On the Twentieth Century is a musical with book and lyrics by Betty Comden and Adolph Green and music by Cy Coleman. Part operetta, part farce, part screwball comedy, the story involves the behind-the-scenes relationship of a temperamental actress and a director. Following a Boston tryout at the Colonial Theatre, the Broadway production, directed by Hal Prince and choreographed by Larry Fuller, opened on February 19, 1978 at the St. James Theatre to mixed reviews. It ran for 11 previews and 449 performances.
The show has never been revived on Broadway; however, as part of an Actors Fund benefit, a one-night-only staged concert was held on September 26, 2005 at the New Amsterdam Theatre. The production starred Marin Mazzie as Lily, Douglas Sills as Oscar, Joanne Worley as Letitia Primrose and Christopher Sieber as Bruce, as well as appearances by Jesse Tyler Ferguson as Max Jacobs, Cheyenne Jackson as one of the “Life is Like a Train” porters, and Kathleen Turner as Imelda.
The actor’s cabaret show ‘How’d All You People Get in My Room?’ comes to the Segerstrom Center for the Arts. He sings and tells anecdotes of showbiz legends he’s known.
Peter Gallagher looks forward to channeling his inner Dean Martin in his cabaret show, “How’d All You People Get in My Room?”
“Dean Martin was a hero of mine,” the 58-year-old actor said during a recent interview. “He made the world look like a place I wanted to be. The idea of singing songs and telling stories was really appealing to me. I have been wanting to do something like this my whole life.”
The show opens Thursday for a three-night engagement at the Segerstrom Center for the Arts in Costa Mesa, then moves on to Palm Springs’ Annenberg Theater on Feb. 22.
Gallagher first did the show seven years ago. Since then, the star of such movies as “sex, lies and videotape,” the 2003-07 TV series “The O.C.” and the current USA network show “Covert Affairs,” and Broadway shows such as the 1992 revival of “Guys and Dolls” with Nathan Lane has refined the evening of conversation and music.
“I change the stories and songs,” said Gallagher, relaxing in the living room of the Brentwood home he shares with wife of 30 years, Paula. “I try and get the right kind of balance.”
Among the tunes he’ll be crooning include “Put Your Head on My Shoulder,” which he sang at an open-call audition for “Grease” in New York in the late 1970s, the standard “Time After Time,” “Luck Be a Lady” and “I’ve Never Been in Love Before” from “Guys and Dolls.” He also sings tunes by Leon Russell and Van Morrison, and even revisits “Don’t Give Up on Me,” a song his character Sandy Cohen performed on “The O.C.”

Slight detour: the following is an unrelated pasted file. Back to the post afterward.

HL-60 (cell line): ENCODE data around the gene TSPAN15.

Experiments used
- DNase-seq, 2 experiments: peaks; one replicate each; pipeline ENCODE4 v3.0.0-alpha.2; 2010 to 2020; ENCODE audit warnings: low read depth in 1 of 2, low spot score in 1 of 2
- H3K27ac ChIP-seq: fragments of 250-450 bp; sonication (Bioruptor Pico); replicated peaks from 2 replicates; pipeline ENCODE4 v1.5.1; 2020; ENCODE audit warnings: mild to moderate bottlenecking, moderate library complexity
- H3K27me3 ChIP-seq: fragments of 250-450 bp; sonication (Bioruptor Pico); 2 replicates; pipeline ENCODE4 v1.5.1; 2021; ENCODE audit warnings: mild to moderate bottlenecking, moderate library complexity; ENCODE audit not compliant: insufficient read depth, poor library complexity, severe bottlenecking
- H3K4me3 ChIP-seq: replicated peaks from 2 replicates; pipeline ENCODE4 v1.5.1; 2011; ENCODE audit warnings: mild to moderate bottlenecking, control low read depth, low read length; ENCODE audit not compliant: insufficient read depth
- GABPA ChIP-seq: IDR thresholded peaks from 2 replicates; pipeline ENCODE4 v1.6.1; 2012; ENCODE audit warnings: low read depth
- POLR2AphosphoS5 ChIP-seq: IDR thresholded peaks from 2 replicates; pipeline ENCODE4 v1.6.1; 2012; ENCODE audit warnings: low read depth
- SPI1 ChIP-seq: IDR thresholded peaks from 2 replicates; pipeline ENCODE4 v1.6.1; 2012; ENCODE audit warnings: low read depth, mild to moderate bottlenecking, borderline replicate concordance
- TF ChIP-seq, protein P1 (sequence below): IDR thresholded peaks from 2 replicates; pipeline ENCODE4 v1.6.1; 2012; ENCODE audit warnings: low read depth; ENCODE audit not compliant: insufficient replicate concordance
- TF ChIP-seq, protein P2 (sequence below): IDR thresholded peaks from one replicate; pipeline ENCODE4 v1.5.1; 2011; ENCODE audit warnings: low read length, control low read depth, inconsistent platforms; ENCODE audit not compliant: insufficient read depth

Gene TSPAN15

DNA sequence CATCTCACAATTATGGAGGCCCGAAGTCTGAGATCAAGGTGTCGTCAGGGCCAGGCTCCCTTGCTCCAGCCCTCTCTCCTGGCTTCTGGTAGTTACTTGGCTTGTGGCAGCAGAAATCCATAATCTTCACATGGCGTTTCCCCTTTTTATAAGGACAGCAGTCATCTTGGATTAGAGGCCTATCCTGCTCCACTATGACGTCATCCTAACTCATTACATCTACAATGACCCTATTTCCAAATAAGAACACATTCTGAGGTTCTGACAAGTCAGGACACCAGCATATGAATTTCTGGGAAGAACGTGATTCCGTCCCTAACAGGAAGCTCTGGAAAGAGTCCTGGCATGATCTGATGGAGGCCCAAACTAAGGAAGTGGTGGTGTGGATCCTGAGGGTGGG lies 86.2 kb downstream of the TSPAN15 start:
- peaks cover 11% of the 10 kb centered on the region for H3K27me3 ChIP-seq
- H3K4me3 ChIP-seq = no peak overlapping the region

Hello and welcome to the only fansite dedicated to actor Peter Gallagher. For some of you Peter is just the amazing dad Sandy Cohen from The O.C. or the looking-cold and precise (and sexy!) Arthur Campbell from Covert Affairs, but for me it all started with American Beauty. I have been a long term fan of Peter since that long time and always struggled on making a fansite for him, and always so surprised that actually any was already. So here I am, going for it!
The site is still a huge work in progress for it might not seem but the man has lots and lots of stuff done in the years, but I want to make this happen and work on it as hard as I can to get it completed. Enjoy what’s on for now and stay tuned (also on our twitter page: @PGallagherFan) for more updates!
Peter Gallagher read poetry, sang and watched football with Peter O’Toole.
At the start of every interaction, when asked how he was, the ”Lawrence of Arabia” star would reply, “Gruesome,” Gallagher recalled.
To the young actor, Jack Lemmon was like a second father who, with trademark generosity, gave Gallagher his first set of golf clubs.
During their regular meetings, Lemmon — ”Some Like It Hot,” ”Days of Wine and Roses” — would ask, “You got anything lined up, kid?”
When Gallagher replied in the negative, the venerable actor would say, “Me neither.”
After three-plus decades as a performer, the 58-year-old, who played Sandy Cohen in Fox Network’s “The O.C.,” is convinced that these experiences will bring smiles to his face right up until he is on his deathbed. It’s the people in the room who matter, he said, and everything else is a “crap shoot.”